5 facts about Ivan Bunin, Russia's first Nobel Prize-winning author

Russia Beyond; Public Domain; State Literary Museum
As the heir to the literary tradition of Tolstoy and Dostoevsky, Bunin created his own unique style, immersing the reader in new depths of emotion and characterization. His stories about love are some of the finest in Russian literature.

1. Finished only a few grades of high school

Yelets gymnasium  where Bunin studied

In his homeland, Bunin is considered a writer of high style and intellect. Yet he did not receive a basic education. The future writer was born in 1870 in provincial Voronezh, 400 km south of Moscow, and his father sent him to a boys’ gymnasium in the town of Yelets. Five years later, the young Bunin went to the family estate for the Christmas vacation — and never returned to school.

However, it would be unfair to describe Bunin as uneducated. From an early age, he grew up in a family fond of quoting Pushkin. As the child of a noble family, he was appointed a tutor, who did a fine job, not only nurturing in the boy a love of reading, but teaching him several languages, including Latin. This knowledge and experience would prove invaluable to the budding writer: his translation of Henry Longfellow’s The Song of Hiawatha earned him his first critical acclaim and first major literary award.

Ivan Bunin had two brothers and a sister (there were nine children in the family in all, but five did not live to adulthood). After Ivan’s ignominious departure from the school, the eldest of the brothers, Yuly, took his younger sibling’s education upon himself. He immediately realized that his brother did not understand — and even dreaded — mathematics, so he focused on the humanities. And he was right.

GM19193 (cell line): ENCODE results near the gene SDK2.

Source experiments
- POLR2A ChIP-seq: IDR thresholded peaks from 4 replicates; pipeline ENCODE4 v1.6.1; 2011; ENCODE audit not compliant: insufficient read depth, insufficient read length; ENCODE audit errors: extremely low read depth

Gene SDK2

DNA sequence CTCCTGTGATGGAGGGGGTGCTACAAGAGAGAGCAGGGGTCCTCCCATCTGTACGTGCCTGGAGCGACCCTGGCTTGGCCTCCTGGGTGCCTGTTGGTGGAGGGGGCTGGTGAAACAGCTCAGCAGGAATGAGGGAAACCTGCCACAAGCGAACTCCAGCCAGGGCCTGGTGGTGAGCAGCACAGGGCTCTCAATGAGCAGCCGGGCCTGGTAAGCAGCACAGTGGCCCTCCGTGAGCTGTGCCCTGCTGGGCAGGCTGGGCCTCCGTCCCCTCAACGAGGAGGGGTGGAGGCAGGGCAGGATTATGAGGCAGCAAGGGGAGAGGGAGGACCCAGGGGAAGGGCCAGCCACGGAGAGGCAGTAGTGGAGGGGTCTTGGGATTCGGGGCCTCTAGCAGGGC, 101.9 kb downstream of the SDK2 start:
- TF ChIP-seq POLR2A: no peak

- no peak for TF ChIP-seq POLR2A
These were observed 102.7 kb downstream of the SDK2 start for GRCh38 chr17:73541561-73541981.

2. Earned fame primarily as a poet

For children of the nobility, composing poetry was quite common — the ability to drop a rhyming couplet into conversation was a part of etiquette. Bunin began writing poetry quite early, and at the age of 15 one of his poems was published in a literary magazine.

For a while he worked as an editor, but soon became restless — his appetite for life and adventure took him from city to city. Finally, in search of literary fame and a steady wage, he set off to conquer St Petersburg and Moscow.

Early 20th century Russian writers from the 'Sreda' literary circle. Lower line L-R: Leonid Andreyev, singer Feodor Chaliapin, Ivan Bunin, Nikolai Teleshov, Konstantin Pyatnitsky; upper line: Skitalets (Stepan Petrov), Maxim Gorky

He quickly befriended the poetic and literary elite of both cities, conversed with the celebrity-like Symbolist poets, made the acquaintance of Anton Chekhov, and paid a visit to the now legendary Leo Tolstoy (in the provinces he also met many Tolstoyans — supporters of Tolstoy’s pacifist philosophy).

In Moscow, Bunin became a member of the 'Sreda' literary circle, along with such popular writers of the day as Maxim Gorky and Leonid Andreev. Yet literary glory eluded him.

Ivan Bunin's first poetry collection 'Listopad' (Leaf Fall), 1901

It was only after the publication of the Symbolist poetry collection Listopad (Leaf Fall) in 1901 that his name appeared on people’s lips. True, it wasn’t all positive. Some critics considered his poems monotonous, too similar to the poetry of the 19th century, and lacking talent. However, the reviewer of the Pushkin Prize recognized in Bunin’s poems “a delightful, figurative language not borrowed from anyone,” and duly gave him the award. 

3. Lived in poverty and was married three times

Bunin came from an impoverished noble family. Moreover, as the youngest child, he did not inherit any assets or estate. So from an early age he had to make his own living, which didn’t always work out. He lived in poverty, relied on handouts from his elder brother, and was generally very ashamed of his position. However, his passion for travel was so great that he was forever quitting work or service to go on the road, having borrowed yet more money — this continued for quite some time.